A day before the wedding, Jitendra's parents had a small ceremony at their home. Even Jitendra did not attend, so I have little information as to what was actually happening. It seemed that married couples played an important role in the ceremony, both Jitendra's parents and his brother and sister-in-law went through a ritual involving pounding grain, mixing pastes and receiving gifts. It seemed like a celebration of the other couples in Jitendra's life, those who married before him. The married women present (such as myself and Antonia) had our feet painted pink, a ceremony that would be performed the next day on Lucie. Yann and James received their tailored pyjama kurtas as gifts. DANCE PRACTICE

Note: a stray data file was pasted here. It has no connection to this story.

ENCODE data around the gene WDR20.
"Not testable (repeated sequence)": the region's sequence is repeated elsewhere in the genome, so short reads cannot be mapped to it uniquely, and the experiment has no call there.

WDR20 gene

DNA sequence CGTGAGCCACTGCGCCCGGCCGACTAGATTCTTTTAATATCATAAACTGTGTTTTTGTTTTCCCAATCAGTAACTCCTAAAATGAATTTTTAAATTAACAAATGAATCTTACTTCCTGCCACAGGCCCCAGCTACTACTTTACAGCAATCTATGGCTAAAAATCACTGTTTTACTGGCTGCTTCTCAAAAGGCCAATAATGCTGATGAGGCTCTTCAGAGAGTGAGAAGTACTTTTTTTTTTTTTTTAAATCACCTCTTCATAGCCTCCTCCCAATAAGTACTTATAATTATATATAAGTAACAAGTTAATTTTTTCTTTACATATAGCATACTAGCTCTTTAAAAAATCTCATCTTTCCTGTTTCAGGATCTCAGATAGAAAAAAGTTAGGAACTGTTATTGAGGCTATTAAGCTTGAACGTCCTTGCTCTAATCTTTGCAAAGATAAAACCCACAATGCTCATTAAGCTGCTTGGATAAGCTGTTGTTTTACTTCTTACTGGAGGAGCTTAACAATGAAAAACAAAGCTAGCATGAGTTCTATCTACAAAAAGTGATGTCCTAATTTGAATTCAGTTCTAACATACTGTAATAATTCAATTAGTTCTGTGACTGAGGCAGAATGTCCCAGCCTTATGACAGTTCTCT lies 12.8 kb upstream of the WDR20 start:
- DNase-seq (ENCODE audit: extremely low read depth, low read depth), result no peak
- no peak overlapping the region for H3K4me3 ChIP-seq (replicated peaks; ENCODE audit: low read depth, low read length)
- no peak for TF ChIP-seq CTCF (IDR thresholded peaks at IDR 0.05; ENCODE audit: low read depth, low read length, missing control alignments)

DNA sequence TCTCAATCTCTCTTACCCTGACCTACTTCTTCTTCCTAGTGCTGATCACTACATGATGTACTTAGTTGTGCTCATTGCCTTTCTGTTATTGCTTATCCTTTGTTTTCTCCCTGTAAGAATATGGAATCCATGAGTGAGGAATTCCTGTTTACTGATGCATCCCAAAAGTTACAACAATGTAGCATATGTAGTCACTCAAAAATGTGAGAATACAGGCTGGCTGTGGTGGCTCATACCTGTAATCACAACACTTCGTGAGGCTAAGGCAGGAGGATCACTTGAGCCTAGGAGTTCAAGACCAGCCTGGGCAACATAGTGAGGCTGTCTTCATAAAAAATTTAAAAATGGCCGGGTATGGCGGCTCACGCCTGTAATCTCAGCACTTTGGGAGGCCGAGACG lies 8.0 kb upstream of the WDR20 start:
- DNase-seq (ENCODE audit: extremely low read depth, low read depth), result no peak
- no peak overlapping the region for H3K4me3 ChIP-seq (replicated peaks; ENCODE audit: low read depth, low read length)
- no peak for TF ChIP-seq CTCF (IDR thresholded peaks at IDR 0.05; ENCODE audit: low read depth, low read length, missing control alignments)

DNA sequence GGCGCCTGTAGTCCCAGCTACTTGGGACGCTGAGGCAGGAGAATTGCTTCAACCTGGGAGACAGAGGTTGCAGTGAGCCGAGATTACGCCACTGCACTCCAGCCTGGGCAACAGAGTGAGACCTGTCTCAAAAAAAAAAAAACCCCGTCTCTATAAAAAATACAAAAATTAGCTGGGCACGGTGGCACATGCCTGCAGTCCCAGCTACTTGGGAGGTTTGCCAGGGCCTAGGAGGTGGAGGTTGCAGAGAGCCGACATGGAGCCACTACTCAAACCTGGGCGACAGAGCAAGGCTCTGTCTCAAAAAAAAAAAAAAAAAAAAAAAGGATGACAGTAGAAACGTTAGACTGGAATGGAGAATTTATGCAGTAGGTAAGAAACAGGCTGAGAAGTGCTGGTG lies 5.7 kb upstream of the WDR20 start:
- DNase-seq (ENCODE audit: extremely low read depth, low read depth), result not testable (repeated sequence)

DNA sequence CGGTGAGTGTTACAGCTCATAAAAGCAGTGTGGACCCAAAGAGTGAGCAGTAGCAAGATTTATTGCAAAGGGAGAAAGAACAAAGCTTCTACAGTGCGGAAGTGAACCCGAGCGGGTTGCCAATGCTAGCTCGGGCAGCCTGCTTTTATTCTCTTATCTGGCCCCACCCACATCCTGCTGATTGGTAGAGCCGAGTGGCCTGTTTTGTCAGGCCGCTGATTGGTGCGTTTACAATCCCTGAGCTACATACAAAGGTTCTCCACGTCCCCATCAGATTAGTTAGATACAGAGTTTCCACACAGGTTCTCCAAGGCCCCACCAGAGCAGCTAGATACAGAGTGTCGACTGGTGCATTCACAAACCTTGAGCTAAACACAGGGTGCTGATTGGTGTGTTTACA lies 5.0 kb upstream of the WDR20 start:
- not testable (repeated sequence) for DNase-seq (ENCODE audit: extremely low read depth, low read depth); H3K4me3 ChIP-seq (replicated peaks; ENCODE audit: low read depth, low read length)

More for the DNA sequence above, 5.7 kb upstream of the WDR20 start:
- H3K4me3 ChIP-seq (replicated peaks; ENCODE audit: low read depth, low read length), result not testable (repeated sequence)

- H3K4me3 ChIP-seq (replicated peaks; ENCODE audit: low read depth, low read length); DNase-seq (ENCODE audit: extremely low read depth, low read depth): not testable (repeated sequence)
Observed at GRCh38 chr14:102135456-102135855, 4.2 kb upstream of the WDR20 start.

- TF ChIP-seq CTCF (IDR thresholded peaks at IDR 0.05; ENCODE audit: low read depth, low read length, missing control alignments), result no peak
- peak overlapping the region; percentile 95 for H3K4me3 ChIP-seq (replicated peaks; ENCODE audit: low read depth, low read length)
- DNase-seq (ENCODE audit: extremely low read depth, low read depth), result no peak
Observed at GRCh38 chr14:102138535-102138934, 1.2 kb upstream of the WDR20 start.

Jitendra's cousins made it clear to us on multiple occasions that we would be part of the Barat (the groom's wedding procession). It seemed that one of the main responsibilities of being part of such a procession, was to impress the bride's family with dance moves. From almost the first moment we arrived in Kanpur, James and Yann began intensive training in the art of Indian dancing. In the evening before the wedding, practice was especially exhausting, much to the enjoyment of everyone present. Most of Jitendra's relatives had by now mastered a pretty good imitation of Yann's "dance face". DRESSING JITENDRA - MORNING OF THE WEDDING